With age, it becomes woody ... read more


On Aug 2, 2014, RxBenson from Pikesville, MD (Zone 7a) wrote:

I very, very easily started several from seed this past spring, and now -- except for some insect damage -- the plants are doing well in a large pot and I was pleasantly surprised to spot flower buds this week, as I expected them to not happen until a second season. I am now concerned about how best to over-winter them in Zone 7. Will they die to the ground and come back, or will they just drop leaves? In other words, can I burlap them like roses, or mulch them heavily, or must they spend the winter in the basement with my Brugmansias? Or should I start them from seed each year?


On Dec 30, 2012, emilp1 from Richmond, TX wrote:

I have grown the morning glory tree for several years. It freezes, but its easy to protect the lower part of the tree with mulch . I put mulch about 15 inches high all around the plant and it survived 15deg. Just remove the mulch in the spring, cut off the frozen parts, and it will quickly send up new sprouts. Its very easy to root, just cut off some stalks into 8in pieces, wait about 2 days, and put the pieces into some water and the roots will start to from in a few days. Some of the seeds come up near the mother plant. The plants get about 10 to 12ft tall, and need about 6ft diameter at our place.


On Oct 18, 2012, palmetto3703 from Mico, TX (Zone 8b) wrote:

I have recently come from Houston to San Antonio Texas, Hill country. I had tried this plant in Houston and it was OK for about a year and then died or possibly froze, it bloomed but no seeds I remember. I now have it again in my Texas Hill Country garden and it was tired and sickly looking when i got it on sale, then the deer ate it (more bad news!) and now it is going crazy with new growth and am hoping for flowers before the 1st frost. I intend to put stirofoam pipe protectors arround the branches in hopes the stems will not freeze down to the ground. Success with this in the past on other tender perenials.


On Aug 30, 2012, Lily_love from Central, AL (Zone 7b) wrote:

Although these are tender perennial in my garden. They wintered well in my lighted basement. Lovely flowers are produced all summer long, and the bonus seeds they made.


On Mar 14, 2012, latacharita from Merida,
Mexico wrote:

We were out walking in our neighborhood here in Merida in January and saw where someone had cleared an overgrown front yard with a machete. There were dozens of woody stems with leaves lying all over the street and sidewalk. Not knowing what they were, but thinking we could root them, we picked up as many as we could and carried them home to our rental house. I cut the ends off at an angle and put them all in a bucket of water. In just over a week everything was beginning to grow roots. I found out from googling around that they're called Bush Morning Glory. Now that I know what it is, I see this plant everywhere here. It's tough as nails, seems to grow out of concrete with no water at all, and it never looks tired in this intense tropical heat (temps are quite often over 100, even in wint... read more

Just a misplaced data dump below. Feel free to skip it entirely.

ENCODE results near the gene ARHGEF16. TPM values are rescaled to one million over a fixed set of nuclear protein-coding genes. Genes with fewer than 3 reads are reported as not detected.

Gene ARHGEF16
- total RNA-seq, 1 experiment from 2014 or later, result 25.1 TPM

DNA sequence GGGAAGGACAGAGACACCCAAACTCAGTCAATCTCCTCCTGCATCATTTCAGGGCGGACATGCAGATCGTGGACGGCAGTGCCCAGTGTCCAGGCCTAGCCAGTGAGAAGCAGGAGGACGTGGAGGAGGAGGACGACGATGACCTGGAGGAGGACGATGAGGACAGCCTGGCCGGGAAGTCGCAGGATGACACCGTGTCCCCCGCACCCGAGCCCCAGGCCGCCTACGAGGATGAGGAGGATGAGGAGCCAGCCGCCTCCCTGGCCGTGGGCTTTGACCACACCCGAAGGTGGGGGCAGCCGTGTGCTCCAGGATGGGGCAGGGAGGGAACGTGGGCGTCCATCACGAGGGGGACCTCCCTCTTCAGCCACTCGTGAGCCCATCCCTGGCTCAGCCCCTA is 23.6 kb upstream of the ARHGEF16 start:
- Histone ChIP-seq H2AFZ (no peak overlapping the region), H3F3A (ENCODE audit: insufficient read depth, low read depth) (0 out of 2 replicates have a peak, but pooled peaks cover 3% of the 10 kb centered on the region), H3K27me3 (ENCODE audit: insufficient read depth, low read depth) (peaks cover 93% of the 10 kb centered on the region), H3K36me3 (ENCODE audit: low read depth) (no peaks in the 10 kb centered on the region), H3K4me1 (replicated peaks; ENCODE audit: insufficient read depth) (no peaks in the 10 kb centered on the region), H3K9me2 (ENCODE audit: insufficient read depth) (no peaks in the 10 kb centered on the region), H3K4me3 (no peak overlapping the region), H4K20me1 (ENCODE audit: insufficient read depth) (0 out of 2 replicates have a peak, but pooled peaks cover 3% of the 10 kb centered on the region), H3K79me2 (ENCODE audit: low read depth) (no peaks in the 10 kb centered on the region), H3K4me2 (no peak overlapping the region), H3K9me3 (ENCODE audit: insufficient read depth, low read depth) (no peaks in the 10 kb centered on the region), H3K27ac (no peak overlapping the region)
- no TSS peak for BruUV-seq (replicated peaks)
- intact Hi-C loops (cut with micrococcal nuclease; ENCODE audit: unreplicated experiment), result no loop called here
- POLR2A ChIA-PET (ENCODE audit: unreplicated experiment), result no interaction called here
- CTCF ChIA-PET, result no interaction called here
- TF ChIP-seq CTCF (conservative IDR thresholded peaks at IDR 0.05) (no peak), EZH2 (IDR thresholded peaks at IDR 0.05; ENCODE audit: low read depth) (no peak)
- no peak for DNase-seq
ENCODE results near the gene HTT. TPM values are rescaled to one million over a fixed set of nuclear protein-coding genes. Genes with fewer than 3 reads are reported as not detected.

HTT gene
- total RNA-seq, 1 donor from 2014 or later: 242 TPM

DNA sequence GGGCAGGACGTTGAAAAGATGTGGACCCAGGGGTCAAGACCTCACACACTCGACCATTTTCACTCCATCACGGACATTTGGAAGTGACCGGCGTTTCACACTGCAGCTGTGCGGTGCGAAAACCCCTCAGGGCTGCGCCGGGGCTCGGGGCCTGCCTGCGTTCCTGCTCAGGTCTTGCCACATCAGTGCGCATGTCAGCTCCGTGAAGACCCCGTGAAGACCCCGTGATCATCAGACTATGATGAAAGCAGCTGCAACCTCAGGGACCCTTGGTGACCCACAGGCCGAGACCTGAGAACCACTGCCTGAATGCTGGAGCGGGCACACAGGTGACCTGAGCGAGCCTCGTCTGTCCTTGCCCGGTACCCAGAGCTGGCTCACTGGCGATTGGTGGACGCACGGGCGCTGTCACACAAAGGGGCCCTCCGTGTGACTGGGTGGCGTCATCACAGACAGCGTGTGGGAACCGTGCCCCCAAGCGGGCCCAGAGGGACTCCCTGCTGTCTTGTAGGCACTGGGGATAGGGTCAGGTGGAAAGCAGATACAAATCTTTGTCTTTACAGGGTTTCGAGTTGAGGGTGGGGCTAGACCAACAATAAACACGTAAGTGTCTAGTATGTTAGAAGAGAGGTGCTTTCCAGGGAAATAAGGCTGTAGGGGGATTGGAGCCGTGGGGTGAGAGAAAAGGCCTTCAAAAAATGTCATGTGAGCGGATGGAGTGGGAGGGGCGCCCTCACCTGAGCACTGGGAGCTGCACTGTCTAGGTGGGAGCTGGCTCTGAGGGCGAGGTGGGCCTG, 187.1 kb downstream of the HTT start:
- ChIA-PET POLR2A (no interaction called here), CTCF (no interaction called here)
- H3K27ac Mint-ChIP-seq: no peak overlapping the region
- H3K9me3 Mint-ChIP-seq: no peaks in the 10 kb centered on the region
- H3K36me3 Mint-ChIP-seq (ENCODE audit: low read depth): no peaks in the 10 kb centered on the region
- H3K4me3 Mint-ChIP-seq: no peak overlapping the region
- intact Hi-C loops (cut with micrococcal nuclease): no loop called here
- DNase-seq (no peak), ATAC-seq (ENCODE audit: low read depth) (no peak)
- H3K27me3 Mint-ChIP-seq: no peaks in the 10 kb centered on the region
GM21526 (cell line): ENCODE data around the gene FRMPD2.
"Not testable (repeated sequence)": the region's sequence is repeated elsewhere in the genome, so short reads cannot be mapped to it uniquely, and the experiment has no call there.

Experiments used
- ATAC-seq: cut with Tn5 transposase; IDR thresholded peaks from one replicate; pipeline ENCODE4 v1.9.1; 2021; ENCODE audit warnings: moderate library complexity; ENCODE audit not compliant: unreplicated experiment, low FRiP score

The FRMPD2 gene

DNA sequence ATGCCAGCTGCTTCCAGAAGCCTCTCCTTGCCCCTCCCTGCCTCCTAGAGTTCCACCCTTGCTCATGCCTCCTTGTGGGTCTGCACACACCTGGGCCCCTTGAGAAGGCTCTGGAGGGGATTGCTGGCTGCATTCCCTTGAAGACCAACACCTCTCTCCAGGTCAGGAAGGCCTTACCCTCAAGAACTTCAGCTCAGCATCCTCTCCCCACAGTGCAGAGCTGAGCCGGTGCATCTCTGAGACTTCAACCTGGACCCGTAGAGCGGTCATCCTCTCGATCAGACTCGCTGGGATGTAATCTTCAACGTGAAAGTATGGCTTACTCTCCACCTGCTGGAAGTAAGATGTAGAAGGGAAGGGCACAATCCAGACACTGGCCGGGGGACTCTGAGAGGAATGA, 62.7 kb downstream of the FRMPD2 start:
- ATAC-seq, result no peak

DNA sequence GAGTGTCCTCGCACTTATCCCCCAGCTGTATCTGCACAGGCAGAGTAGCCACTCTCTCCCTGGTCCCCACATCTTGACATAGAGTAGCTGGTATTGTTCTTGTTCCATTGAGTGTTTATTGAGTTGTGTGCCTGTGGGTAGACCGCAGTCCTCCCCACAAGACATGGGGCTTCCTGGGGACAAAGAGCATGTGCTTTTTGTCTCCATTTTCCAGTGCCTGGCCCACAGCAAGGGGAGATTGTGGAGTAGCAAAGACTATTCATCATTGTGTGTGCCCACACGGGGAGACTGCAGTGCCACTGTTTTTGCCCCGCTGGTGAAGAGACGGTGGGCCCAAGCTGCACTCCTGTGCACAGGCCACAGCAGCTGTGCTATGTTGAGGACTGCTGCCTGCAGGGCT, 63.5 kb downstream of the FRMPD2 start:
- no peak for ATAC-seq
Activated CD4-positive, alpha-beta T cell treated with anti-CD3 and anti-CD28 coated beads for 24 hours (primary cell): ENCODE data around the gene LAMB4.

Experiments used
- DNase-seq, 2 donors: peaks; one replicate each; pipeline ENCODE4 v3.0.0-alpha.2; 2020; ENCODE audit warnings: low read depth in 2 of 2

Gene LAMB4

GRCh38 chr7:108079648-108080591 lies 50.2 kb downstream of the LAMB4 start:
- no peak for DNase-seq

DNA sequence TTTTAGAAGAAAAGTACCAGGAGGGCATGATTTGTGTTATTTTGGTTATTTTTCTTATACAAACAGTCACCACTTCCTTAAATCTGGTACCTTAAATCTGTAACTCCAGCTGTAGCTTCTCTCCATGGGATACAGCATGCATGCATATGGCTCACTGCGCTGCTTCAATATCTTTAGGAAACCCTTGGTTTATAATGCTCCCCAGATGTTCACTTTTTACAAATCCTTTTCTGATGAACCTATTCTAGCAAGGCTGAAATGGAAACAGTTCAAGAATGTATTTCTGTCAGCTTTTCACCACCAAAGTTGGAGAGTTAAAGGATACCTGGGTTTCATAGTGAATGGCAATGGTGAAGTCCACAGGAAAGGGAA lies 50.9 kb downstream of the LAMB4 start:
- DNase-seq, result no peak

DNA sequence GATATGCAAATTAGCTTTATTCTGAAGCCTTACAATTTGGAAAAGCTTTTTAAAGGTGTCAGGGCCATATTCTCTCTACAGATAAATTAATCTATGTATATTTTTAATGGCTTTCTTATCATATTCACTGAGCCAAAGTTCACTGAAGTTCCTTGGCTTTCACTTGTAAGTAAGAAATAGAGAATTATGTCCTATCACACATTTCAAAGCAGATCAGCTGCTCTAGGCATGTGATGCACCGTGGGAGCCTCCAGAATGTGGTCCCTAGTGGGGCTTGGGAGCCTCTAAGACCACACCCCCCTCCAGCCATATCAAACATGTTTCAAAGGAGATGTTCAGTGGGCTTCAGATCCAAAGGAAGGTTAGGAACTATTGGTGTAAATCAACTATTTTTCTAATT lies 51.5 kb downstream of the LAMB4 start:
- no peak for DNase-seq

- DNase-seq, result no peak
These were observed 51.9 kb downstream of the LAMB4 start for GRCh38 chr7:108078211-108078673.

On Jan 25, 2011, Aztort from Phoenix, AZ wrote:

I'd bought a morning glory bush (pink) a few years ago, but it died during the summer. I must've used the soil to repot another plant because a plant began to grow that looked familiar, so I let it grow in the same pot. It finally bloomed, a nice pink flower that looked similar to a hollyhock. I still couldn't remember what it was till a friend of mine said it looked like a morning glory, and of course I finally remembered that's what it was. We then got a bad frost, but it didn't harm the plant. I'm now waiting for it to bloom again. I guess that seed had been dormant for a few years, so don't toss out any old seeds! I'll keep more of them this time, but I'll also try to root stem cuttings.


On Dec 24, 2010, mmchaun from Austin, TX wrote:

This plant was discovered 100 years ago and its seeds are powerfully psychedelic which is considered poisonous by White botanists, Natives today still use the seeds for healing ceremonies it is as powerful as Hawaiian Baby Woodrose